These new adventurers were chiefly German Protestants, whose descendants in Munster are known as “ Palatines” until this day.

We need not wonder that among the few Catholics of property mentioned in the next two reigns, scarce any (if we except Sir Toby Butler) ventured to protest against the last acts of this national perfidy.

* Lord Chancellor Clare's speech on the Union. Dublin, (pamphlety)




QUEEN ANNE succeeded William in 1702. In the next year, according to the law of Poynings, “ the heads of bills” were prepared by the Irish Parliament, to be sent over to England. Among those was the infamous “act to prevent the further growth of Popery,” which provided that the eldest son of a Catholic, on becoming an apostate, might turn his father's estate into a tenantry for life, and take the fee simple and rental to himself. By the same statute, if a Catholic inherited property, he should conform within six months from the date the title accrued, or the estate be forfeited to the next “Protestant heir." By statute of the same year, (2 Anne, cap. 3, sec. 7,) if an unregistered priest was detected, a heavy fine was to be levied on the county in which he was found, and the proceeds paid over to the informer or detective. Against this bill, when first proposed at Dublin, the few remaining Catholics of influence, head.ed by Viscount Kingsland, Colonels Brown, Burke, and Nugent, Major Pat, Allen, and Arthur French, petitioned. The Parliament proceeded, and the bill was returned from London with the approval of the queen and her council. The Catholics, advised by Sir Toby Butler, who, with a few others, had been tolerated in the profession of law through family interest, renewed their opposition to it.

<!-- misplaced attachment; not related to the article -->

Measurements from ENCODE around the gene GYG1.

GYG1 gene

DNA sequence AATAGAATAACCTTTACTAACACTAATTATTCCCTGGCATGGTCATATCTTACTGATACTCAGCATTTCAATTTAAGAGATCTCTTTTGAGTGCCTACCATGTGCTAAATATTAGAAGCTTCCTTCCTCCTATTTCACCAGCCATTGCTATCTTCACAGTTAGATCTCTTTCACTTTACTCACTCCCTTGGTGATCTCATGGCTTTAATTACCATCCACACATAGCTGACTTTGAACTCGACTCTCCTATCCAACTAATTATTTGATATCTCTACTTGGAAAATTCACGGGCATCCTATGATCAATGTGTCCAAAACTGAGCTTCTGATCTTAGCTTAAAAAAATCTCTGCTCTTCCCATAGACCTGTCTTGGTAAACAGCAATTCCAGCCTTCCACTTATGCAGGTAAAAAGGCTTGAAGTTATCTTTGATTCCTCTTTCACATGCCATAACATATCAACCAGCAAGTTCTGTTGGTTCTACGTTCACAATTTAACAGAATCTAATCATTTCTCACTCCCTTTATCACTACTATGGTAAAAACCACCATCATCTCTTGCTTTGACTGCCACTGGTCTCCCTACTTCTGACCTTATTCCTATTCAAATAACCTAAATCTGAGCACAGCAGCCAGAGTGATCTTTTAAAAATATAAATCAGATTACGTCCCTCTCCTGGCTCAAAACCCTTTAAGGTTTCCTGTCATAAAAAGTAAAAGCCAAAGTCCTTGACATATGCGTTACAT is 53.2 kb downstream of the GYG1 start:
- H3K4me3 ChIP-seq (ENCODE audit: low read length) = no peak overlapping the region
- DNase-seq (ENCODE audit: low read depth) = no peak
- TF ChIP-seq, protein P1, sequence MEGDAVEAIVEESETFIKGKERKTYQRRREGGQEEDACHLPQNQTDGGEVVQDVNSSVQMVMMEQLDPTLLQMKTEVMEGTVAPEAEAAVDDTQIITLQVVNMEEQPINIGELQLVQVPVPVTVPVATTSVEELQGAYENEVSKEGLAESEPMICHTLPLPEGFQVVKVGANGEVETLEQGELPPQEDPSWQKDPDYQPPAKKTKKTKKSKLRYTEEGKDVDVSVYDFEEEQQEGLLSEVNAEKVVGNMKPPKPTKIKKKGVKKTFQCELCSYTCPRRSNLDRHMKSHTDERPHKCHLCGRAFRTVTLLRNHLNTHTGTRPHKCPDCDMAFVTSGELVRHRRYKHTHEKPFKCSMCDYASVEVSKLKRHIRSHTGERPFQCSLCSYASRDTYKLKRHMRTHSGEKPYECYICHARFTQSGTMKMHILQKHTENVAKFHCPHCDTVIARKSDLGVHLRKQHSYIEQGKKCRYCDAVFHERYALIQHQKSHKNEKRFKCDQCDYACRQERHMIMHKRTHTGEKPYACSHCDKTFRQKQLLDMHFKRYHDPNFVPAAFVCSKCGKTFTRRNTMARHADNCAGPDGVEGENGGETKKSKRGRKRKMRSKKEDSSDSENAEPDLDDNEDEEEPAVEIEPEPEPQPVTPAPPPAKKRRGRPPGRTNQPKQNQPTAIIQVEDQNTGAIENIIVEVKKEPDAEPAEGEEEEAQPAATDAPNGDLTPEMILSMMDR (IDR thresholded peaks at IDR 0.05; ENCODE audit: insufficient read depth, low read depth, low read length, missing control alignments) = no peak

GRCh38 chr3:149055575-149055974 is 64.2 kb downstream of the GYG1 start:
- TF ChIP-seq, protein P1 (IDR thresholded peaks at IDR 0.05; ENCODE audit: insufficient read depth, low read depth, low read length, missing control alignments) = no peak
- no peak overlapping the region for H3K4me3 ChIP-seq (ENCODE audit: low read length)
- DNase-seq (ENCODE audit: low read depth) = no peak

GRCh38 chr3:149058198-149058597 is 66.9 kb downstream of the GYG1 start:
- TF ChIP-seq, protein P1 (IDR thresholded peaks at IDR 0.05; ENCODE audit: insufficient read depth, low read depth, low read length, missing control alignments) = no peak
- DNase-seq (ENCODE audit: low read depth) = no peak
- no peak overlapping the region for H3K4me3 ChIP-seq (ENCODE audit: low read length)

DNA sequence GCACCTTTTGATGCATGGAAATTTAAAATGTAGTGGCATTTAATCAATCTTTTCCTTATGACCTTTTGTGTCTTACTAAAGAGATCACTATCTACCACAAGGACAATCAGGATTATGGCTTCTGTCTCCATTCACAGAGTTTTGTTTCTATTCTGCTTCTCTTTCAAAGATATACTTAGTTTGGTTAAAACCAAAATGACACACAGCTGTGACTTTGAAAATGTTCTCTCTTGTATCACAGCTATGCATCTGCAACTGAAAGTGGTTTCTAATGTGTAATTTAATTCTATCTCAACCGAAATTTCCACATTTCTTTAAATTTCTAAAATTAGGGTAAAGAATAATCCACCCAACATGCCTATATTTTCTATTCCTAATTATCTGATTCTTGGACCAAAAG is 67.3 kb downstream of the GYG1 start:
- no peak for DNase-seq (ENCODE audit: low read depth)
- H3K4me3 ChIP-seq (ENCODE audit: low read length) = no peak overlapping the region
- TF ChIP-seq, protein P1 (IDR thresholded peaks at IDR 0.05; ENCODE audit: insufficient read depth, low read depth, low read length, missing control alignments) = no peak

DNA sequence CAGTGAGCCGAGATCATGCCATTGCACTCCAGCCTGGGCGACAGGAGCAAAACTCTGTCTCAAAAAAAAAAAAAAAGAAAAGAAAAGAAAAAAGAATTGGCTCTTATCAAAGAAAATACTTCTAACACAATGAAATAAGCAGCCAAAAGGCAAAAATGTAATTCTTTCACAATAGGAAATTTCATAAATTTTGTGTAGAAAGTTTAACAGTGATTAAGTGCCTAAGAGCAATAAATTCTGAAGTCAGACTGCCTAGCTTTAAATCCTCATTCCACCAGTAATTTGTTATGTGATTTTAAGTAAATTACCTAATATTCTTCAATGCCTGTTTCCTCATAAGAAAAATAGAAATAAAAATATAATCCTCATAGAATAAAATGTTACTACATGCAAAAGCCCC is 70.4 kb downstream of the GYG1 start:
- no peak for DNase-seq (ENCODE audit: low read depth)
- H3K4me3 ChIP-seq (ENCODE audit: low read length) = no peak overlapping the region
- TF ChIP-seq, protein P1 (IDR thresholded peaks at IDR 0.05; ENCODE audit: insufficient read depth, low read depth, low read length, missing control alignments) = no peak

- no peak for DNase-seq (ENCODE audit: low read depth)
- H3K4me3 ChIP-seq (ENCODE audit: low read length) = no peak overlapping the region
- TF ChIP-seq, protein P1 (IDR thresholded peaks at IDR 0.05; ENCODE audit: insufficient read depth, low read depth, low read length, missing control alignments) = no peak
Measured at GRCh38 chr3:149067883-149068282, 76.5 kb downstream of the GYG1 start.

On the 22d of February, 1703, Sir Toby, with whom were Sir Stephen Rice and Counsellor Malone, appeared at the bar of the Irish House of Commons, against the bill “to prevent the further growth of Popery." The abstract of his speech on that occasion is one of the most remarkable documents of the age. It is full of interest and information. We copy from it at length: